Having described the invention in detail and by reference to the preferred embodiment thereof, it will be apparent that other modifications and variations are possible without departing from the scope of the invention defined in the appended claims.
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|U.S. Classification||347/7, 347/85|
|Mar 27, 1992||AS||Assignment|
Owner name: EASTMAN KODAK COMPANY, NEW YORK
Free format text: ASSIGNMENT OF ASSIGNORS INTEREST.;ASSIGNORS:MADER, RODNEY G.;LOYD, JOHN C.;BARTLEY, RUSSELL L.;REEL/FRAME:006089/0219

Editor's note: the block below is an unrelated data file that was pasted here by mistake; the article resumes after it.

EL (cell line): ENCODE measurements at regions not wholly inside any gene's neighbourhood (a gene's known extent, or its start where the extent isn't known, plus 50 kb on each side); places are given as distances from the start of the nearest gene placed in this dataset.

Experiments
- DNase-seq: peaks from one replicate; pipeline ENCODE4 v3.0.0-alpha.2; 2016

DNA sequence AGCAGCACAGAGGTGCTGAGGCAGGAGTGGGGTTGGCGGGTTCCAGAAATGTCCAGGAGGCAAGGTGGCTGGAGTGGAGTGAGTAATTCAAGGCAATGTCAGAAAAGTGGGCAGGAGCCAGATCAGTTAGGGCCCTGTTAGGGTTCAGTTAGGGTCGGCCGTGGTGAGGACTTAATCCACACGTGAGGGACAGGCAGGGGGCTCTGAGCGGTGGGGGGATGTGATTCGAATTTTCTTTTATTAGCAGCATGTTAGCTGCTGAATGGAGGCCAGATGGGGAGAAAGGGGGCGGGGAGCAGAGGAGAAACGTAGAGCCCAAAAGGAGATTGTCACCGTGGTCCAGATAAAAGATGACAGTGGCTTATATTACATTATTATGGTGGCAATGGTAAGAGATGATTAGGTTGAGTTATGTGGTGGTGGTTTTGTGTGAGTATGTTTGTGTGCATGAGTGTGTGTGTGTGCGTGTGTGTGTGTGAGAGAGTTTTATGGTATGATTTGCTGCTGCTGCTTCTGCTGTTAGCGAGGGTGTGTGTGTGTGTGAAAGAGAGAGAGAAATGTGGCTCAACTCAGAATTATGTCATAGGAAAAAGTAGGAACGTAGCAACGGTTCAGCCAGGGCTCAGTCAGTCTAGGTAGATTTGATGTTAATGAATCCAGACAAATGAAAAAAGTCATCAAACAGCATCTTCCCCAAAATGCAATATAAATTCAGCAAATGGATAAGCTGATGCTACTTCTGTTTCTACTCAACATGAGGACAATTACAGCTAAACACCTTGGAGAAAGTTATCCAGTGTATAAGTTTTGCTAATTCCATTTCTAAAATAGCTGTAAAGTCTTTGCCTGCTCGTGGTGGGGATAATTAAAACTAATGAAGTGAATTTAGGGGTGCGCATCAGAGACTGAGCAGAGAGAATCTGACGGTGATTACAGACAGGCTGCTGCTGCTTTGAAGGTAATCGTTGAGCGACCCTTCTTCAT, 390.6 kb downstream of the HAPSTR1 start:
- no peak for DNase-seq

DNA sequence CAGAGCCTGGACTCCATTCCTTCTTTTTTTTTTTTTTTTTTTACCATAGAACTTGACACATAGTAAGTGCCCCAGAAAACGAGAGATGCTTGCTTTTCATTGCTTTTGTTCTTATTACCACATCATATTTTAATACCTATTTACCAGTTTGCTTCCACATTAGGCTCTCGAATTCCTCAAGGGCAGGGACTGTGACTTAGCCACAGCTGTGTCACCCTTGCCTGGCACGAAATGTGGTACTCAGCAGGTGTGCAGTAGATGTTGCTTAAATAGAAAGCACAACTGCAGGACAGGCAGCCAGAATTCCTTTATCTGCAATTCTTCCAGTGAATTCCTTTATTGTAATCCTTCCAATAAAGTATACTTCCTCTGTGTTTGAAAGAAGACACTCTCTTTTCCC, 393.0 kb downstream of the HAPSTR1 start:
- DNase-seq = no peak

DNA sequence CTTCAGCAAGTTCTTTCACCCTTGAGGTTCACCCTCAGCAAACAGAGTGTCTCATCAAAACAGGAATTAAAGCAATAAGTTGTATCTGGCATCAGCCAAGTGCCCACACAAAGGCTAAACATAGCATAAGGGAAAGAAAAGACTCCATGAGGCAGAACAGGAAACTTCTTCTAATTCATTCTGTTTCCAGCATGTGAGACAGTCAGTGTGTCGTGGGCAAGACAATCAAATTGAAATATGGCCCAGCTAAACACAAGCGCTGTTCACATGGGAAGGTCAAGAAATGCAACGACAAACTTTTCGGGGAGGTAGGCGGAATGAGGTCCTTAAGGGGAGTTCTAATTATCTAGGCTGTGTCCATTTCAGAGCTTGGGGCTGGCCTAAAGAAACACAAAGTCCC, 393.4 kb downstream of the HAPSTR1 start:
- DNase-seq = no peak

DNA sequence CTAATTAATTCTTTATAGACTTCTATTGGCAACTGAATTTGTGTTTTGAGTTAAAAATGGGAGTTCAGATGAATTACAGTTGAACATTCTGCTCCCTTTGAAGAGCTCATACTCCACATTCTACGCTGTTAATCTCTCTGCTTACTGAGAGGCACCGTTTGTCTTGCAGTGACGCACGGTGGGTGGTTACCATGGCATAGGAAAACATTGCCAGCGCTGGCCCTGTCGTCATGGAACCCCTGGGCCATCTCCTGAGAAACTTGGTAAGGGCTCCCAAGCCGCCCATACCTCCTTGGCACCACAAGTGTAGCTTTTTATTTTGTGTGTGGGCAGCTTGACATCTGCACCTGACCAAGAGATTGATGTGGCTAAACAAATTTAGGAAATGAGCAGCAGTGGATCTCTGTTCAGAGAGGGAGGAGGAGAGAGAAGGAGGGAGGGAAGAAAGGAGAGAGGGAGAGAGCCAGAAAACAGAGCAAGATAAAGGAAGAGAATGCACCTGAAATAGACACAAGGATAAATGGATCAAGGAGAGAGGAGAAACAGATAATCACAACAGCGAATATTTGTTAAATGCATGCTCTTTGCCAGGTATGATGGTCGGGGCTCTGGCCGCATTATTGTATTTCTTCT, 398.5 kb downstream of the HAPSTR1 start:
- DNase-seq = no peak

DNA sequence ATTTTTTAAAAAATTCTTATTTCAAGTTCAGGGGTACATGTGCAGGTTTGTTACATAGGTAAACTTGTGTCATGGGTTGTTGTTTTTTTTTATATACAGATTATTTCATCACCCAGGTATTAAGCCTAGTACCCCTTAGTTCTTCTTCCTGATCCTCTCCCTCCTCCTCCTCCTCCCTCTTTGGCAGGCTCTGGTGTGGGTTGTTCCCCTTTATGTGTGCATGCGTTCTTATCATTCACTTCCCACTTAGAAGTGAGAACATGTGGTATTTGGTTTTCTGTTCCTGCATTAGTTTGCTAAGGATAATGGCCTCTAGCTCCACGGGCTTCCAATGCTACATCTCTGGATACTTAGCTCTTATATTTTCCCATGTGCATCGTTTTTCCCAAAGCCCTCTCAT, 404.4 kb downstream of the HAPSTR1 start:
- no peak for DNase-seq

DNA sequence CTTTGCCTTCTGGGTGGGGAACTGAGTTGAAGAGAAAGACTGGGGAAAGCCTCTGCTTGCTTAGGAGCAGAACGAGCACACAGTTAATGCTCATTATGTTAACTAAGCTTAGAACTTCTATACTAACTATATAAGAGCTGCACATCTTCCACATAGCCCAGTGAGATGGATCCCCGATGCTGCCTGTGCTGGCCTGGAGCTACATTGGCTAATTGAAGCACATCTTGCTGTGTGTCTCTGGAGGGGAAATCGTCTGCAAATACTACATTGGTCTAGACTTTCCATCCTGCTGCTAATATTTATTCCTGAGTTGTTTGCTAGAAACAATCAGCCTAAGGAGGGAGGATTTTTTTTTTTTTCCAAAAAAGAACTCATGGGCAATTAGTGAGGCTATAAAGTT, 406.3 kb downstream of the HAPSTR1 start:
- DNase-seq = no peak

Effective date: 19920326
|Dec 2, 1993||AS||Assignment|
Owner name: SCITEX DIGITAL PRINTING, INC., OHIO
Free format text: ASSIGNMENT OF ASSIGNORS INTEREST;ASSIGNOR:EASTMAN KODAK COMPANY;REEL/FRAME:006783/0415
Effective date: 19930806
|Aug 31, 1998||FPAY||Fee payment|
Year of fee payment: 4
|Aug 26, 2002||FPAY||Fee payment|
Year of fee payment: 8
|Feb 9, 2004||AS||Assignment|
Owner name: EASTMAN KODAK COMPANY, NEW YORK
Free format text: ASSIGNMENT OF ASSIGNORS INTEREST;ASSIGNOR:SCITEX DITIGAL PRINTING, INC.;REEL/FRAME:014934/0793
Effective date: 20040106
|Sep 20, 2006||REMI||Maintenance fee reminder mailed|
|Mar 7, 2007||LAPS||Lapse for failure to pay maintenance fees|
|May 1, 2007||FP||Expired due to failure to pay maintenance fee|
Effective date: 20070307